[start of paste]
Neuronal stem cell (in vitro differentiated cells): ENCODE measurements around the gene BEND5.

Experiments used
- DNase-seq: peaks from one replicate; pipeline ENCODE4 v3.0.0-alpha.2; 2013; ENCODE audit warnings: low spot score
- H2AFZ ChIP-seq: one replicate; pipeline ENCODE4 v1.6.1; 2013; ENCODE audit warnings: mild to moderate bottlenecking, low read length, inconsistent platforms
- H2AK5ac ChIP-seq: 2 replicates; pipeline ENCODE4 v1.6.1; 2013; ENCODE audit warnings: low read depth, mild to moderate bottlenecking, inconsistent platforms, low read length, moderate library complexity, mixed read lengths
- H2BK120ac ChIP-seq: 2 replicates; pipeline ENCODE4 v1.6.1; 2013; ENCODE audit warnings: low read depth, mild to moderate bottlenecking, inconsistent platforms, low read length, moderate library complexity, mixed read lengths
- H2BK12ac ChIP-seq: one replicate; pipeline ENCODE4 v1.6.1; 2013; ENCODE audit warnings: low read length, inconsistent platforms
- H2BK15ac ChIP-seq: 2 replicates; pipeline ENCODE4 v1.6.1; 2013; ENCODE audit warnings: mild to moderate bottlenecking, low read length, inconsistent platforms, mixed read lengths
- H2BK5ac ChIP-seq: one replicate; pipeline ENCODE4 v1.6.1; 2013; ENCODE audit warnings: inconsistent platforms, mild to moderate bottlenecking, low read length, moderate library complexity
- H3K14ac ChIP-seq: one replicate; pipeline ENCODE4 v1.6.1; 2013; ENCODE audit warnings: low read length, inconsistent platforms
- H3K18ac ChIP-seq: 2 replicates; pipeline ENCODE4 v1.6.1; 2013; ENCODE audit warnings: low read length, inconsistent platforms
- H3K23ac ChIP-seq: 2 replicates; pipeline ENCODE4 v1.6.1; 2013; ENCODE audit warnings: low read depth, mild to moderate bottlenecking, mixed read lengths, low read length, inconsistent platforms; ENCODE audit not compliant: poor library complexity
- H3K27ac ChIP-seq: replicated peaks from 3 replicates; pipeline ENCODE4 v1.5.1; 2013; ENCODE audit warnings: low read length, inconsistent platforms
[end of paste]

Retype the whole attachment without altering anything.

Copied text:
Neuronal stem cell (in vitro differentiated cells): ENCODE measurements around the gene BEND5.

Experiments used
- DNase-seq: peaks from one replicate; pipeline ENCODE4 v3.0.0-alpha.2; 2013; ENCODE audit warnings: low spot score
- H2AFZ ChIP-seq: one replicate; pipeline ENCODE4 v1.6.1; 2013; ENCODE audit warnings: mild to moderate bottlenecking, low read length, inconsistent platforms
- H2AK5ac ChIP-seq: 2 replicates; pipeline ENCODE4 v1.6.1; 2013; ENCODE audit warnings: low read depth, mild to moderate bottlenecking, inconsistent platforms, low read length, moderate library complexity, mixed read lengths
- H2BK120ac ChIP-seq: 2 replicates; pipeline ENCODE4 v1.6.1; 2013; ENCODE audit warnings: low read depth, mild to moderate bottlenecking, inconsistent platforms, low read length, moderate library complexity, mixed read lengths
- H2BK12ac ChIP-seq: one replicate; pipeline ENCODE4 v1.6.1; 2013; ENCODE audit warnings: low read length, inconsistent platforms
- H2BK15ac ChIP-seq: 2 replicates; pipeline ENCODE4 v1.6.1; 2013; ENCODE audit warnings: mild to moderate bottlenecking, low read length, inconsistent platforms, mixed read lengths
- H2BK5ac ChIP-seq: one replicate; pipeline ENCODE4 v1.6.1; 2013; ENCODE audit warnings: inconsistent platforms, mild to moderate bottlenecking, low read length, moderate library complexity
- H3K14ac ChIP-seq: one replicate; pipeline ENCODE4 v1.6.1; 2013; ENCODE audit warnings: low read length, inconsistent platforms
- H3K18ac ChIP-seq: 2 replicates; pipeline ENCODE4 v1.6.1; 2013; ENCODE audit warnings: low read length, inconsistent platforms
- H3K23ac ChIP-seq: 2 replicates; pipeline ENCODE4 v1.6.1; 2013; ENCODE audit warnings: low read depth, mild to moderate bottlenecking, mixed read lengths, low read length, inconsistent platforms; ENCODE audit not compliant: poor library complexity
- H3K27ac ChIP-seq: replicated peaks from 3 replicates; pipeline ENCODE4 v1.5.1; 2013; ENCODE audit warnings: low read length, inconsistent platforms